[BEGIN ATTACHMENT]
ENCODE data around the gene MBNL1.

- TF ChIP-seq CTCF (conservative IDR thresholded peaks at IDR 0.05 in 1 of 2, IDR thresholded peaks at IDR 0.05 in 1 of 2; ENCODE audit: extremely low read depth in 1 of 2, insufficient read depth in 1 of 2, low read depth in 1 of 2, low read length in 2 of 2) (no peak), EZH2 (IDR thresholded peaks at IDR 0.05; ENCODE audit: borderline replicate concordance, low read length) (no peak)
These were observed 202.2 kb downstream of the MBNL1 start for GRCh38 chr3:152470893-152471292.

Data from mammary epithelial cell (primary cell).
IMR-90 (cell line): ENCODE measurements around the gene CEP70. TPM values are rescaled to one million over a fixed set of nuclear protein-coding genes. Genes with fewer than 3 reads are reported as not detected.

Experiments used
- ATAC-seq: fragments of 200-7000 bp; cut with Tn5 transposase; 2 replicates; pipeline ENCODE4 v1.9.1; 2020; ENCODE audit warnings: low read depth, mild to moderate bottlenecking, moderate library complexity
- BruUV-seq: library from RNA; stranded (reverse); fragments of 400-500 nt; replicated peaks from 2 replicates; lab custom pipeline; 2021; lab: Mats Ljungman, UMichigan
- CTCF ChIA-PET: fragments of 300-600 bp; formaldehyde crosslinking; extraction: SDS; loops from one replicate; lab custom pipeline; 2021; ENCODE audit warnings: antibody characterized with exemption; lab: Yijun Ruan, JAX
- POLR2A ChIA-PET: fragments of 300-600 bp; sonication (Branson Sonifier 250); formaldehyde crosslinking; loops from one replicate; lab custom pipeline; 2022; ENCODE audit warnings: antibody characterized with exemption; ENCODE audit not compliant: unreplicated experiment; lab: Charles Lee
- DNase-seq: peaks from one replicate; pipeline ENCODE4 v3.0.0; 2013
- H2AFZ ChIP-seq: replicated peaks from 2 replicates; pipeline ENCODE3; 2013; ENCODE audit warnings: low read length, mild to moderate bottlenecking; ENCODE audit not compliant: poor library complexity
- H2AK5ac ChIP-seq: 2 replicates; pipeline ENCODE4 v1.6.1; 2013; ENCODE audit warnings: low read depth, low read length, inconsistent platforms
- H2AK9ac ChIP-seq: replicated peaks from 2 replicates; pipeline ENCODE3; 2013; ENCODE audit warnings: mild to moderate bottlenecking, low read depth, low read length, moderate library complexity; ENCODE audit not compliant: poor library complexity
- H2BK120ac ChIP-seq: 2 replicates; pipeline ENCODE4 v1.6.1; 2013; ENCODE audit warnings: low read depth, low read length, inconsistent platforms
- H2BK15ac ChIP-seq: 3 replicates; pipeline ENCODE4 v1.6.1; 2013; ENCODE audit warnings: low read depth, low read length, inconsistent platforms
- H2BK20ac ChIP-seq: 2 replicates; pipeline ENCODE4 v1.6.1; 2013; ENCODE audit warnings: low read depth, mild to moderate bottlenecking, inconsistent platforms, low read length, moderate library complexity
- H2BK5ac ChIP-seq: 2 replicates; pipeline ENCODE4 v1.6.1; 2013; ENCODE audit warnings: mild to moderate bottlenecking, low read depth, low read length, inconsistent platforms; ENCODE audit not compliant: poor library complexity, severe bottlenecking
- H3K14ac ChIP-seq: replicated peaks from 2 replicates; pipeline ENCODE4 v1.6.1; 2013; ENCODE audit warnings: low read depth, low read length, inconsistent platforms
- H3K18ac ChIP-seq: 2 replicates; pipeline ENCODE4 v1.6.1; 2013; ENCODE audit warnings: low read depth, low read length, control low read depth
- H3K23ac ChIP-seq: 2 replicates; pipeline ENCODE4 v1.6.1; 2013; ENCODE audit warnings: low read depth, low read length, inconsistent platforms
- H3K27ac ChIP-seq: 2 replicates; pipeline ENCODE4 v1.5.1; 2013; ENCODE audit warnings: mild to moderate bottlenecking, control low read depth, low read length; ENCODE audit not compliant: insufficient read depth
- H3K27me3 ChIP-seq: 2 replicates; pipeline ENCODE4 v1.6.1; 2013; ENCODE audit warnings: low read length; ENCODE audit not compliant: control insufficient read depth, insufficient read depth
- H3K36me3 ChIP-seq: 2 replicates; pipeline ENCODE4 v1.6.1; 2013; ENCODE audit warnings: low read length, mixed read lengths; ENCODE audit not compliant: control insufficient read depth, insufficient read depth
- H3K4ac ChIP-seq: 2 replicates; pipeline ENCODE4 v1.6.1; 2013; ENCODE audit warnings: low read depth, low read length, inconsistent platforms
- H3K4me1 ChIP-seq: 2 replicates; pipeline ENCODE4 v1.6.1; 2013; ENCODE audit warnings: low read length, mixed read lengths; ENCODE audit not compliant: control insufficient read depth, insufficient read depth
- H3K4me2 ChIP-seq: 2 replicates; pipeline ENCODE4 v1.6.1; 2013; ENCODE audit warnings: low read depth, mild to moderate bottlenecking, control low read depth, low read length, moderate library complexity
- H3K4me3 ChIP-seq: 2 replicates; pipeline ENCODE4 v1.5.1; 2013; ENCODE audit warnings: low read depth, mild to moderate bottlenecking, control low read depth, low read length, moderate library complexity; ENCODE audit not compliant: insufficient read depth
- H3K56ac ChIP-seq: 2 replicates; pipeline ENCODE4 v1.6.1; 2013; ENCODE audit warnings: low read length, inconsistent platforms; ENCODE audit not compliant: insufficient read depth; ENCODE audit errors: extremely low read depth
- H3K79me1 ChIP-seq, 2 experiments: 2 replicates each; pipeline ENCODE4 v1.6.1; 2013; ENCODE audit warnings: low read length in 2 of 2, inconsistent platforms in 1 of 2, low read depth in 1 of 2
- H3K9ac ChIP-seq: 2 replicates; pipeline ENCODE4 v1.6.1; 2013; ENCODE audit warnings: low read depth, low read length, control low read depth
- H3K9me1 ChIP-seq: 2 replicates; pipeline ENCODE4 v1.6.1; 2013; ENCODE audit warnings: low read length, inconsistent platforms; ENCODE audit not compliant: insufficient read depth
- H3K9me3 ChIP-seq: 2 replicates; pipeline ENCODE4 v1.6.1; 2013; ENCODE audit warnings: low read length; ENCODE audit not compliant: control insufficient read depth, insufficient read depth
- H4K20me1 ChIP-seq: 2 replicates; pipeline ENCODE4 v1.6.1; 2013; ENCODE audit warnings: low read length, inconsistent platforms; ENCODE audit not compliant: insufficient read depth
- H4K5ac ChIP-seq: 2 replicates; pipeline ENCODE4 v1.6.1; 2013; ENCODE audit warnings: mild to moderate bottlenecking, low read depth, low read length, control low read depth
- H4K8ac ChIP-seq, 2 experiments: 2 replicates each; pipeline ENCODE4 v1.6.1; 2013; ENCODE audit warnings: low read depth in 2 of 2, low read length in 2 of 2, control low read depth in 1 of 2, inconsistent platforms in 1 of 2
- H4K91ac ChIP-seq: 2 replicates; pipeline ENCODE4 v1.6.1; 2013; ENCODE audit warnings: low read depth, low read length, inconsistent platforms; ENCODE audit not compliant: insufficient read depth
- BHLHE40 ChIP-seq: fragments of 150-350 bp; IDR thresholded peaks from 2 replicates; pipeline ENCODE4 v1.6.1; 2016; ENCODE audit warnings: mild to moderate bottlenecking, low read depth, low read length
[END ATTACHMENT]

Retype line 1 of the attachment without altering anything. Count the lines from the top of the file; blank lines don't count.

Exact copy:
ENCODE data around the gene MBNL1.